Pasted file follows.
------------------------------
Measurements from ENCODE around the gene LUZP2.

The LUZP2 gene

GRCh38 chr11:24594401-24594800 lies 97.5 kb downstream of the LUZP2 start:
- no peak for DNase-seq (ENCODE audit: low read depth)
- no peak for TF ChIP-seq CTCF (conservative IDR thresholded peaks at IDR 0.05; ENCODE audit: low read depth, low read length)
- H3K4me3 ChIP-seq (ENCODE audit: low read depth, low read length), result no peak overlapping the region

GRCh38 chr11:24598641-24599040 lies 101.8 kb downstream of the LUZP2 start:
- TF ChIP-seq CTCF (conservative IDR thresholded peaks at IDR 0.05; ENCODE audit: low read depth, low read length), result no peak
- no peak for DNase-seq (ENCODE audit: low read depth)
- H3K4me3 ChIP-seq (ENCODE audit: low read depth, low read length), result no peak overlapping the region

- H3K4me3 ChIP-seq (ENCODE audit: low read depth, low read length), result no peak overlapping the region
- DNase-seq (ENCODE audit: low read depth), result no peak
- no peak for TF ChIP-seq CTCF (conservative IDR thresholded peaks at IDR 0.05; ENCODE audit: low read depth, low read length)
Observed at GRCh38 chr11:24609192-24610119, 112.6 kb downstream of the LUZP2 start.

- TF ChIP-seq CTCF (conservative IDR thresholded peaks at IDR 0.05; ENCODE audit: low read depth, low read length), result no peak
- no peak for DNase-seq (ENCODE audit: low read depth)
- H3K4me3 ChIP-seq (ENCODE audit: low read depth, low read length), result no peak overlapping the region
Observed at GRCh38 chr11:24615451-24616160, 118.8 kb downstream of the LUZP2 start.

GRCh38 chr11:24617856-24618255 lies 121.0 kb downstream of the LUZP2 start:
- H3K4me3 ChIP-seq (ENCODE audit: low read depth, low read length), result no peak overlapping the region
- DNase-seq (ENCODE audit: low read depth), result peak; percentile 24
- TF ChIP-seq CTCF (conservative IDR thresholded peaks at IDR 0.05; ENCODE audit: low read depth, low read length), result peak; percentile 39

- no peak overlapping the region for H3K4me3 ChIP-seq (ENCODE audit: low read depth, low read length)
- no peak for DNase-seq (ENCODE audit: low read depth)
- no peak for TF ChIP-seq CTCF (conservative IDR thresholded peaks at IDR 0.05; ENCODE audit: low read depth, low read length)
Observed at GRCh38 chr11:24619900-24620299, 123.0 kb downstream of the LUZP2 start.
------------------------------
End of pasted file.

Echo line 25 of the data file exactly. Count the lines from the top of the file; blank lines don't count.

- no peak for TF ChIP-seq CTCF (conservative IDR thresholded peaks at IDR 0.05; ENCODE audit: low read depth, low read length)